Spain marks nat’l day with show of unity

The Korea Times - - WORLD - MADRID (AFP) —

Spain cel­e­brated its na­tional day Thurs­day with a show of unity in the face of Cata­lan in­de­pen­dence ef­forts, a day af­ter the cen­tral gov­ern­ment gave the re­gion’s sep­a­ratist leader a dead­line to aban­don his se­ces­sion bid.

But events were over­shad­owed when a Eurofighter jet crashed about 300 kilo­me­ters (180 miles) south­east of Madrid while re­turn­ing to base af­ter tak­ing part in a tra­di­tional mil­i­tary dis­play, killing the pi­lot.

To mark the na­tional hol­i­day, Prime Min­is­ter Mar­i­ano Ra­joy and King Felipe VI at­tended the pa­rade in cen­tral Madrid as the coun­try strug­gles with its worst po­lit­i­cal cri­sis in a gen­er­a­tion.

Armed forces marched along Madrid’s Paseo de la Castel­lana boule­vard to com­mem­o­rate the day that Christo­pher Colum­bus first ar­rived in the Amer­i­cas in 1492.

Sep­a­rate pro-unity ral­lies, in­clud­ing one by mem­bers of a far-right move­ment, were or­ga­nized in the Cata­lan cap­i­tal Barcelona.

In Madrid, cheer­ing crowds lined the streets, wav­ing red and yel­low Span­ish flags and some cry­ing “Viva Es­pana!” as air force jets and he­li­copters swooped over­head.

Some teenagers climbed trees to get a bet­ter look as thou­sands of troops, ve­hi­cles — and even a kha­k­i­capped brown billy goat — pa­raded through cen­tral Madrid.

“I love to see peo­ple wav­ing our na­tional flag,” said Beatriz Trap­ero, who was watch­ing with her hus­band. “There used to be a cer­tain shy­ness in show­ing it but now it seems not so much.”

Ra­joy’s gov­ern­ment says it is ready to take con­trol of the re­gion af­ter Cata­lan pres­i­dent Car­les Puigde­mont’s an­nounce­ment Tues­day that he ac­cepted a man­date for “Cat­alo­nia to be­come an in­de­pen­dent state.”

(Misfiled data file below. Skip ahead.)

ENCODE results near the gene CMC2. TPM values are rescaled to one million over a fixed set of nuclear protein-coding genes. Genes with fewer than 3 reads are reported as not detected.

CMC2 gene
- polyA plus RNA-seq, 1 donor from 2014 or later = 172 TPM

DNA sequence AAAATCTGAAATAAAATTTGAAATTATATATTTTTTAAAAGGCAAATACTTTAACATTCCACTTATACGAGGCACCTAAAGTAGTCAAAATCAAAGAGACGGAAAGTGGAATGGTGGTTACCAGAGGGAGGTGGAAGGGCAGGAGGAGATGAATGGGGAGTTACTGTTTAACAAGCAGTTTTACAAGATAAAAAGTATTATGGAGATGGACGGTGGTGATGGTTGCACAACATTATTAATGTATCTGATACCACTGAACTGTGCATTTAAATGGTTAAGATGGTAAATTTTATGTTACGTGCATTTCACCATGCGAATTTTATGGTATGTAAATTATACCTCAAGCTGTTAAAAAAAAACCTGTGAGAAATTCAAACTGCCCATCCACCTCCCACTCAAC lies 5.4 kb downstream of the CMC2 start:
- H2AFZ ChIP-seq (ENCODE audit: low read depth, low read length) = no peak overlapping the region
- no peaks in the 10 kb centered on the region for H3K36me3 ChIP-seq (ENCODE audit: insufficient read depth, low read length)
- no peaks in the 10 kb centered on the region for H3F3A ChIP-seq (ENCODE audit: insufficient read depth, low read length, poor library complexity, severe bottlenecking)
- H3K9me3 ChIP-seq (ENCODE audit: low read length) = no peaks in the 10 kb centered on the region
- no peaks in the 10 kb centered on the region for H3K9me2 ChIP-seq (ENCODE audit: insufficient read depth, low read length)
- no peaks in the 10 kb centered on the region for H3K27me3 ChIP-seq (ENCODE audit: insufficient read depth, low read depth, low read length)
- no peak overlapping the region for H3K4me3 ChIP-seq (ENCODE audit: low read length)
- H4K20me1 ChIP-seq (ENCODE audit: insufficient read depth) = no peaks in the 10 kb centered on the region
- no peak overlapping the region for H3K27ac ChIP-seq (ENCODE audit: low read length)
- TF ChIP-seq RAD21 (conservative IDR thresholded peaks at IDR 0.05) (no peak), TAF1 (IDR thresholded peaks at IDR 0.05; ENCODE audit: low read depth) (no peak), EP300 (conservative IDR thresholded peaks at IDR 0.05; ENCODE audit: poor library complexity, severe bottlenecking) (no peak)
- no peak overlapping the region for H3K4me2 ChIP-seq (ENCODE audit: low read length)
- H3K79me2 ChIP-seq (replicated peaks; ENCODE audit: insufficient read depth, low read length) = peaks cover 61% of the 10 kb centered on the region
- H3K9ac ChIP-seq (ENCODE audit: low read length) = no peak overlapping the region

But he im­me­di­ately sus­pended the dec­la­ra­tion, call­ing for more time for talks with Madrid.

Ra­joy re­sponded that Puigde­mont had un­til next Mon­day to de­cide if he planned to push ahead with se­ces­sion and then un­til next Thurs­day to re­con­sider, oth­er­wise Madrid would trig­ger con­sti­tu­tional steps that could sus­pend Cat­alo­nia’s re­gional au­ton­omy.

An in­flu­en­tial pro-in­de­pen­dence group, the Cata­lan Na­tional As­sem­bly which has staged mas­sive demon­stra­tions in fa­vor of se­ces­sion in the past, called on Puigde­mont to lift the sus­pen­sion of the in­de­pen­dence dec­la­ra­tion, say­ing in a state­ment Thurs­day that it made no sense to keep it “given Spain’s re­jec­tion of any di­a­logue.”

World lead­ers are watch­ing closely and un­cer­tainty over the fate of the north­east re­gion of 7.5 million peo­ple has dam­aged busi­ness con­fi­dence, with sev­eral listed firms al­ready mov­ing their le­gal head­quar­ters out of Cat­alo­nia.

Rat­ings agency Stan­dard and Poor’s said the re­gion’s econ­omy risked slid­ing into re­ces­sion if the cri­sis dragged on long term.

Cat­alo­nia is deeply di­vided on the is­sue, with polls sug­gest­ing Cata­lans are roughly evenly split on whether to go it alone.

While Puigde­mont in­sists the Oct. 1 ref­er­en­dum gave him a man­date for in­de­pen­dence and has said he still wants di­a­logue with Madrid, Ra­joy has re­jected calls for me­di­a­tion and re­fuses to ne­go­ti­ate on any­thing un­til the sep­a­ratists aban­don their in­de­pen­dence drive.

“It is not peace­ful, it is not free, it will not be rec­og­nized by Europe and now ev­ery­one knows it will have costs,” he told law­mak­ers.

Ra­joy’s an­nounce­ment of the dead­line was a pre­lim­i­nary step to­wards in­vok­ing ar­ti­cle 155 of the Span­ish con­sti­tu­tion, which al­lows Madrid to im­pose con­trol over its de­volved re­gions — an un­prece­dented move that some fear could lead to un­rest.

EPA-Yon­hap

Demon­stra­tors hold Span­ish and Cat­alo­nian flags as they take part in a rally to mark Spain’s Na­tional Day in Barcelona, north­east­ern Spain, Thurs­day. The rally held un­der motto “Cat­alo­nia yes, Spain too” was against Cat­alo­nian In­de­pen­dence.

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